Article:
A capacity for cooperation is the evolutionarily embedded quality that allowed us to develop close, organized, supportive communities. The development of cooperative hunting strategies represented somewhat of a turning point in human evolution. Historians recognize biological changes that occurred in our ancient ancestors when they began to organize themselves into hunting parties and work together to pursue larger and more dangerous game.
Even now, some of the proudest hunting regions of North America would acknowledge a strong sense of community. Allen Morris Jones writes, in A Quiet Place of Violence, about what he describes as the “curious coexistence” in the American West of proud individualism and a fierce sense of community. The individualism, he says, is largely mythical, “but the sense of community is a geographical reality. Building, branding, and firefighting all need a neighbor’s help.”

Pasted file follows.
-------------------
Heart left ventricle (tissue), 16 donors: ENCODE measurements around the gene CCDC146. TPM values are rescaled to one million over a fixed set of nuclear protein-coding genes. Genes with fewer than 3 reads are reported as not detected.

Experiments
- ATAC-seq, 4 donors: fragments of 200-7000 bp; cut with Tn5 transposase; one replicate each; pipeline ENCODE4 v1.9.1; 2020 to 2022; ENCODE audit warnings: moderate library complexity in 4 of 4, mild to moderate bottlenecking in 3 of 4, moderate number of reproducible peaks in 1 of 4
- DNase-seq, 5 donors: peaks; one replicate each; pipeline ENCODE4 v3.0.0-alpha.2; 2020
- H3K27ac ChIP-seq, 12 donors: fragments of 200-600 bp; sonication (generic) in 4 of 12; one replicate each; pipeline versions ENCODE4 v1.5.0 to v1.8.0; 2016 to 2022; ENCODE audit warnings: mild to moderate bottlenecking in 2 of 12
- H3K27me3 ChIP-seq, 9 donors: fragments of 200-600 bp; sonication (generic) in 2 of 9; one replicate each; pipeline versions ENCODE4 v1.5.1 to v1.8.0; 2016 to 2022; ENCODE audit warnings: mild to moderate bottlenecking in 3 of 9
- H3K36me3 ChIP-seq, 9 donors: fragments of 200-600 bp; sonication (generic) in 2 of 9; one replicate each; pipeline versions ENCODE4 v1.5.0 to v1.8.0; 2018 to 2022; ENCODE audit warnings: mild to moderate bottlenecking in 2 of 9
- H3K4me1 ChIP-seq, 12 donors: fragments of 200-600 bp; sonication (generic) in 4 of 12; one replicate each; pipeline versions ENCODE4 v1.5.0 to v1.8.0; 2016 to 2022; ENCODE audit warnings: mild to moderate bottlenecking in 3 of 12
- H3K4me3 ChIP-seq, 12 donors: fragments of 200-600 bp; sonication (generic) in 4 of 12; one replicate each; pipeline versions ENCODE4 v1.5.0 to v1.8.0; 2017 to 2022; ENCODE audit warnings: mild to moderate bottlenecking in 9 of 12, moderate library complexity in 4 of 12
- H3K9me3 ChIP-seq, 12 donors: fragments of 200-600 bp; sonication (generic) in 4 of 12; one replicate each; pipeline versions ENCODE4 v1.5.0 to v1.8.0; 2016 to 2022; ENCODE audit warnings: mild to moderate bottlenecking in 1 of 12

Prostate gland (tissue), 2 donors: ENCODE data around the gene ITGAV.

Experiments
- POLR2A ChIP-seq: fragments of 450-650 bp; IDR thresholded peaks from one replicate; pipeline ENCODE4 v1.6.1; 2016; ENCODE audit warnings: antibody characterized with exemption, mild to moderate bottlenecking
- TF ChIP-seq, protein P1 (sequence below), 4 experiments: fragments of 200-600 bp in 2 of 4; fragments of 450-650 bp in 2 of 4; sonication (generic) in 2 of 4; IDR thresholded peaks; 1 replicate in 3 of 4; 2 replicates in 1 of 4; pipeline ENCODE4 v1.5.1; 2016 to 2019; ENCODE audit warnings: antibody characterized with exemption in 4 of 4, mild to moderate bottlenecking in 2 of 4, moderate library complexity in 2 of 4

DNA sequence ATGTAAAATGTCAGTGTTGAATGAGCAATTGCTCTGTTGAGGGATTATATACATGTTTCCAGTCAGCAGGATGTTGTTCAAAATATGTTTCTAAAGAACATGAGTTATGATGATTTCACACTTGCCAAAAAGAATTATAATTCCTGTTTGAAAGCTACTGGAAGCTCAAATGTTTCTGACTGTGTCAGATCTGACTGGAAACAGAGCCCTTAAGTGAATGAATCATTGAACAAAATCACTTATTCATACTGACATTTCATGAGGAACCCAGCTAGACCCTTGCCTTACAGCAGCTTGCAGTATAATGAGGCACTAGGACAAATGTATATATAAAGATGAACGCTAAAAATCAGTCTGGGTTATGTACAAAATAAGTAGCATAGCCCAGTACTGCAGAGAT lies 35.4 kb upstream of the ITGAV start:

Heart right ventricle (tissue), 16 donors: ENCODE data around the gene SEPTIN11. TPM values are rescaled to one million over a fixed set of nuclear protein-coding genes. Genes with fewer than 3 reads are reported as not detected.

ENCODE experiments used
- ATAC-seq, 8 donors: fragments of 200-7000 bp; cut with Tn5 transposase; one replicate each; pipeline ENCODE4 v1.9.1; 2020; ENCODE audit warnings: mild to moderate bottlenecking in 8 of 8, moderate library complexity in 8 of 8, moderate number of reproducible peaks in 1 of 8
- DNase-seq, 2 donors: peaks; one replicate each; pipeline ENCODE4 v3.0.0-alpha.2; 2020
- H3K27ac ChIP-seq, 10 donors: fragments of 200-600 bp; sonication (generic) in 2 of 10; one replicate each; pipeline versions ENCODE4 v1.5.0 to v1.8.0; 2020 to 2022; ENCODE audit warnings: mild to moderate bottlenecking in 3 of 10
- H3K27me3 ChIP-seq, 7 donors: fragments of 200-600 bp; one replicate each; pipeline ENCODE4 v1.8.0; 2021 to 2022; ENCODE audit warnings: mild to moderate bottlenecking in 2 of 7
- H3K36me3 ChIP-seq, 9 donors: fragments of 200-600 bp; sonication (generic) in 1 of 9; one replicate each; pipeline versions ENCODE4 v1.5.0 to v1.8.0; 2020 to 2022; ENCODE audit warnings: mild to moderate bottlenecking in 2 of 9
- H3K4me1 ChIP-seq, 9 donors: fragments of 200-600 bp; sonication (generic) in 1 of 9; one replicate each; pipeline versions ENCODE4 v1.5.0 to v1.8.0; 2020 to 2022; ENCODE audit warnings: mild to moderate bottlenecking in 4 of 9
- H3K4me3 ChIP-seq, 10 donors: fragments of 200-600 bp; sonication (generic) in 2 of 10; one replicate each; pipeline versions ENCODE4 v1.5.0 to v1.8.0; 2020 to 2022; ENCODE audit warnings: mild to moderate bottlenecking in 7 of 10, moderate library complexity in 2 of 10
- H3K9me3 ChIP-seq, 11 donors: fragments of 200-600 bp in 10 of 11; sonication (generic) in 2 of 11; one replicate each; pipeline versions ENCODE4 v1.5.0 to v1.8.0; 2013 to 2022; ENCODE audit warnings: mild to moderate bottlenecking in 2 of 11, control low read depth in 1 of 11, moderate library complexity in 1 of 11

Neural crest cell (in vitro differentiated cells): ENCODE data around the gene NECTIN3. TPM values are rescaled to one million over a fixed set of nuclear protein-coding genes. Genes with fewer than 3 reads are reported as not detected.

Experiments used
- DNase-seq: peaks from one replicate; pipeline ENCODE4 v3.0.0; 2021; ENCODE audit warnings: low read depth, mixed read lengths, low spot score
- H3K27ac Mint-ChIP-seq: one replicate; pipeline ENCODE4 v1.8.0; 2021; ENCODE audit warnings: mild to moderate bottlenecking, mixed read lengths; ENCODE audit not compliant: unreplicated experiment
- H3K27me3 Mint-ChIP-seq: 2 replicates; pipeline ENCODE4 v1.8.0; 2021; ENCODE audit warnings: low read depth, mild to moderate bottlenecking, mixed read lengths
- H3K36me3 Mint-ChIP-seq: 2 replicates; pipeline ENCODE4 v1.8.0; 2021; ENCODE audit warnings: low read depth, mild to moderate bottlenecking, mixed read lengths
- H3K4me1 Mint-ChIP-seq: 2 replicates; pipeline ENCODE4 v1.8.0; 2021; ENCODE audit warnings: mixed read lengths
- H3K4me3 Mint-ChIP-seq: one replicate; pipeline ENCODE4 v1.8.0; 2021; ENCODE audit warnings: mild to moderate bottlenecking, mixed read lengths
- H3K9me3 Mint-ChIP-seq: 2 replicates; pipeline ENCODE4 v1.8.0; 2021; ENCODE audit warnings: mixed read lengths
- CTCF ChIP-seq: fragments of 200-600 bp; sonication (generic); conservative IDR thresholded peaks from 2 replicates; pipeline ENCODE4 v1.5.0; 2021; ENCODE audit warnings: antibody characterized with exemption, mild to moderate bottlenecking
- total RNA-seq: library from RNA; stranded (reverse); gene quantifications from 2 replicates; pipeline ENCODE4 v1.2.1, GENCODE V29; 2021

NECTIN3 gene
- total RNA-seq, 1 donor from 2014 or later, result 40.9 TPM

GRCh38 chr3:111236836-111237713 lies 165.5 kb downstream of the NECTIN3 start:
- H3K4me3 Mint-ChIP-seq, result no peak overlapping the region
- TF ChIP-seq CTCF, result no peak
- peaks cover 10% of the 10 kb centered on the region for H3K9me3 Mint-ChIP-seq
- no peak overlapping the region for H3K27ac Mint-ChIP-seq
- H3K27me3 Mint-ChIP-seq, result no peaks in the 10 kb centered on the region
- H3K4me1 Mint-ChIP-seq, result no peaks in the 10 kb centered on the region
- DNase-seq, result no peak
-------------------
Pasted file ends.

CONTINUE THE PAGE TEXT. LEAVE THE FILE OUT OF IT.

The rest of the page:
One of the narratives we sometimes hear is that humans have always been hunters and that we evolved as hunters. While this is slightly inaccurate, the more precise story inspires even more confidence in our role as hunters: Rather than evolving as hunters, humans evolved into hunters. Early hominid species were omnivores, but most of their animal protein came from scavenging other kills and trying to make off with precious, calorie-rich bone marrow before the more dangerous predators arrived. It was when we began cooperating that we developed a true hunting culture and fresh meat took a central place in our diet.
So, our history as meat-eaters should emphasize the successful development of cooperative hunting more than simply that early humans were drawn to meat. Being able to organize ourselves and work together toward a shared goal that, ultimately, had a substantial benefit is what has defined our history as successful hunting cultures.
In Domesticated: Evolution in a Man-Made World, Richard C. Francis notes that “while it is certainly true that our competitive interactions are the most complex among mammals, it is our cooperative social interactions that most distinguish us from other mammals.”